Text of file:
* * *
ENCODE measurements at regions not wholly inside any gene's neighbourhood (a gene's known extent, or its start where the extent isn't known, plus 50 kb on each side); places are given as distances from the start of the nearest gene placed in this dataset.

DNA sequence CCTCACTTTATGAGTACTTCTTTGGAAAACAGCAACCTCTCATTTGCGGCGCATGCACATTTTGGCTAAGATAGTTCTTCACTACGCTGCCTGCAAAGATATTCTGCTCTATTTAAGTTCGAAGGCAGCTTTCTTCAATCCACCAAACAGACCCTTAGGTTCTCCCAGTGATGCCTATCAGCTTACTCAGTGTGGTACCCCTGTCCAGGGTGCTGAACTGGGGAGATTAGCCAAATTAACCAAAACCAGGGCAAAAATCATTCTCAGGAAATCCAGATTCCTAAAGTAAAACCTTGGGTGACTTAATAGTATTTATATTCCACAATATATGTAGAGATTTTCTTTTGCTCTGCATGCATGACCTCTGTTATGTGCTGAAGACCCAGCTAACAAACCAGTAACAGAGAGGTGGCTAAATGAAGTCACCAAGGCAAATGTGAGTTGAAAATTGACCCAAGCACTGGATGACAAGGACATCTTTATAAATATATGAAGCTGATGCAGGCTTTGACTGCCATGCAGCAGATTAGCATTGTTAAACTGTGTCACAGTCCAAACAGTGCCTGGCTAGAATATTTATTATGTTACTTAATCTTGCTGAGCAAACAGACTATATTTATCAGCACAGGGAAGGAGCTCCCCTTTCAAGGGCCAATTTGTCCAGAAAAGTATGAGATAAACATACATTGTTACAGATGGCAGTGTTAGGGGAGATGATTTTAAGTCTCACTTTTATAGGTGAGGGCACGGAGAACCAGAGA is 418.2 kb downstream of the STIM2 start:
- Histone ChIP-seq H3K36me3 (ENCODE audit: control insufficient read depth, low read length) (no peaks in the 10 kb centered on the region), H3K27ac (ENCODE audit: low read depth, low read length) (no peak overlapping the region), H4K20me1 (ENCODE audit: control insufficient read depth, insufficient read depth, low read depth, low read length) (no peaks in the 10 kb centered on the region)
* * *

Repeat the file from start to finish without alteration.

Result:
ENCODE measurements at regions not wholly inside any gene's neighbourhood (a gene's known extent, or its start where the extent isn't known, plus 50 kb on each side); places are given as distances from the start of the nearest gene placed in this dataset.

DNA sequence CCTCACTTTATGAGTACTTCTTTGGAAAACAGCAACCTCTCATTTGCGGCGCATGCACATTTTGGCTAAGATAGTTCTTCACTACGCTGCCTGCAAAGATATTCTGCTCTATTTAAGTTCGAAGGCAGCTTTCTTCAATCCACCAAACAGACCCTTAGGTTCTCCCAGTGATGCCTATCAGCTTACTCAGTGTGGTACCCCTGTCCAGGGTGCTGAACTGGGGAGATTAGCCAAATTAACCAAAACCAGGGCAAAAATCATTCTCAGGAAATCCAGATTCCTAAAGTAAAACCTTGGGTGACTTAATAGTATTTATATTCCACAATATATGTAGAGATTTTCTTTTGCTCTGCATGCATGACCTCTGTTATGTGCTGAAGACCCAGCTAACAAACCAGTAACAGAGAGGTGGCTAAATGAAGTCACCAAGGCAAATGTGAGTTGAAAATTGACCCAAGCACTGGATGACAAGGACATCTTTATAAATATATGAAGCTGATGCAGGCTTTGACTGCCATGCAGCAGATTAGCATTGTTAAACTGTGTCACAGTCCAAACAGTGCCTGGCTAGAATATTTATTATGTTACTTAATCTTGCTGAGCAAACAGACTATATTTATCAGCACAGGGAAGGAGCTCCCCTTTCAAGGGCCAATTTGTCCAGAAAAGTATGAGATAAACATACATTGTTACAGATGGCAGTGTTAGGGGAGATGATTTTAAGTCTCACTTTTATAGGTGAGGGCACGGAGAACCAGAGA is 418.2 kb downstream of the STIM2 start:
- Histone ChIP-seq H3K36me3 (ENCODE audit: control insufficient read depth, low read length) (no peaks in the 10 kb centered on the region), H3K27ac (ENCODE audit: low read depth, low read length) (no peak overlapping the region), H4K20me1 (ENCODE audit: control insufficient read depth, insufficient read depth, low read depth, low read length) (no peaks in the 10 kb centered on the region)